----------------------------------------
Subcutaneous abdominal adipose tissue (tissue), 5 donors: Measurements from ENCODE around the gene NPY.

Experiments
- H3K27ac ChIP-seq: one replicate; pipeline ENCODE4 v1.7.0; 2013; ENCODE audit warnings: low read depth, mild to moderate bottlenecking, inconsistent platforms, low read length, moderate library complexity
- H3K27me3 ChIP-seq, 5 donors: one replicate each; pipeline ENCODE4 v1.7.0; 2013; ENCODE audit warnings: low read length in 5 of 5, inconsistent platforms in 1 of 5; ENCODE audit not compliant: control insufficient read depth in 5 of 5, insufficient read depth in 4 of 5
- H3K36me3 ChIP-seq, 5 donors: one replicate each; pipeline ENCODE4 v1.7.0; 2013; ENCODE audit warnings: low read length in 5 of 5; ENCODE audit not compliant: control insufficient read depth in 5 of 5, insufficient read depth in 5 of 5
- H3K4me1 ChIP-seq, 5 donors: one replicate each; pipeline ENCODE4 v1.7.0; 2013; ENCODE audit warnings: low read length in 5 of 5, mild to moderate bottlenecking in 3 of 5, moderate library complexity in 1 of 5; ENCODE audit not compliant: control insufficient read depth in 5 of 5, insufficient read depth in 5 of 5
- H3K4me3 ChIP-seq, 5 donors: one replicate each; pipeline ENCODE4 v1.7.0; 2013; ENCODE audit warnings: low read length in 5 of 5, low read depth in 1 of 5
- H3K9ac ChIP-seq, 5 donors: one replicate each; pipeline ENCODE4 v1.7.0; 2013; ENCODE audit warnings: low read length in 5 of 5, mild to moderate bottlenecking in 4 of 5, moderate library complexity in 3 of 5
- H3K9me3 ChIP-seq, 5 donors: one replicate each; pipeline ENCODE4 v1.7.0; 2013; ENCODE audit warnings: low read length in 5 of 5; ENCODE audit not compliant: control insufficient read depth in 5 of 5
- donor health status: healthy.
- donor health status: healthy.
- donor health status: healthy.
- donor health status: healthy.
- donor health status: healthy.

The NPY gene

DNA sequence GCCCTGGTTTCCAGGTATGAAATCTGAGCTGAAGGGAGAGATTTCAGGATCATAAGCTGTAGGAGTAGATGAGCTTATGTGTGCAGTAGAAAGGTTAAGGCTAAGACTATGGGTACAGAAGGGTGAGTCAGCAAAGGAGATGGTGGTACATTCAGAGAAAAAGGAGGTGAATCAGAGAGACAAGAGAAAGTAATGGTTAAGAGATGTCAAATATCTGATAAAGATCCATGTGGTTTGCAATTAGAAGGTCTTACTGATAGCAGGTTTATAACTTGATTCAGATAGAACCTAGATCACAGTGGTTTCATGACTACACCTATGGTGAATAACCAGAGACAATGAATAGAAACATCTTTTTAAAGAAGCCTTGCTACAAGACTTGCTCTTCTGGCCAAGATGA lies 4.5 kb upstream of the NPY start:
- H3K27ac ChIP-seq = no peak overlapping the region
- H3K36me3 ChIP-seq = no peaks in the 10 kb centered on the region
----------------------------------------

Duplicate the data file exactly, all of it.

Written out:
Subcutaneous abdominal adipose tissue (tissue), 5 donors: Measurements from ENCODE around the gene NPY.

Experiments
- H3K27ac ChIP-seq: one replicate; pipeline ENCODE4 v1.7.0; 2013; ENCODE audit warnings: low read depth, mild to moderate bottlenecking, inconsistent platforms, low read length, moderate library complexity
- H3K27me3 ChIP-seq, 5 donors: one replicate each; pipeline ENCODE4 v1.7.0; 2013; ENCODE audit warnings: low read length in 5 of 5, inconsistent platforms in 1 of 5; ENCODE audit not compliant: control insufficient read depth in 5 of 5, insufficient read depth in 4 of 5
- H3K36me3 ChIP-seq, 5 donors: one replicate each; pipeline ENCODE4 v1.7.0; 2013; ENCODE audit warnings: low read length in 5 of 5; ENCODE audit not compliant: control insufficient read depth in 5 of 5, insufficient read depth in 5 of 5
- H3K4me1 ChIP-seq, 5 donors: one replicate each; pipeline ENCODE4 v1.7.0; 2013; ENCODE audit warnings: low read length in 5 of 5, mild to moderate bottlenecking in 3 of 5, moderate library complexity in 1 of 5; ENCODE audit not compliant: control insufficient read depth in 5 of 5, insufficient read depth in 5 of 5
- H3K4me3 ChIP-seq, 5 donors: one replicate each; pipeline ENCODE4 v1.7.0; 2013; ENCODE audit warnings: low read length in 5 of 5, low read depth in 1 of 5
- H3K9ac ChIP-seq, 5 donors: one replicate each; pipeline ENCODE4 v1.7.0; 2013; ENCODE audit warnings: low read length in 5 of 5, mild to moderate bottlenecking in 4 of 5, moderate library complexity in 3 of 5
- H3K9me3 ChIP-seq, 5 donors: one replicate each; pipeline ENCODE4 v1.7.0; 2013; ENCODE audit warnings: low read length in 5 of 5; ENCODE audit not compliant: control insufficient read depth in 5 of 5
- donor health status: healthy.
- donor health status: healthy.
- donor health status: healthy.
- donor health status: healthy.
- donor health status: healthy.

The NPY gene

DNA sequence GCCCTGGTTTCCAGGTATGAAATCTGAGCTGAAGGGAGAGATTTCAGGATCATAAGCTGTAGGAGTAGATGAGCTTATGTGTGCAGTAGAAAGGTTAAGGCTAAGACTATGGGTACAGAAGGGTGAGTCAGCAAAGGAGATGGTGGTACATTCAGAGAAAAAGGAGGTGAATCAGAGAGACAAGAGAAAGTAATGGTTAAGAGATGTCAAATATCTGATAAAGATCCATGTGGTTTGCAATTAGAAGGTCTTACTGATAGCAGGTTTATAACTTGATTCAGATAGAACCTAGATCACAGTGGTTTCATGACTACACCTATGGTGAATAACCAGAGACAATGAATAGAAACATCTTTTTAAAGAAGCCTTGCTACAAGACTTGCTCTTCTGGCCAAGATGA lies 4.5 kb upstream of the NPY start:
- H3K27ac ChIP-seq = no peak overlapping the region
- H3K36me3 ChIP-seq = no peaks in the 10 kb centered on the region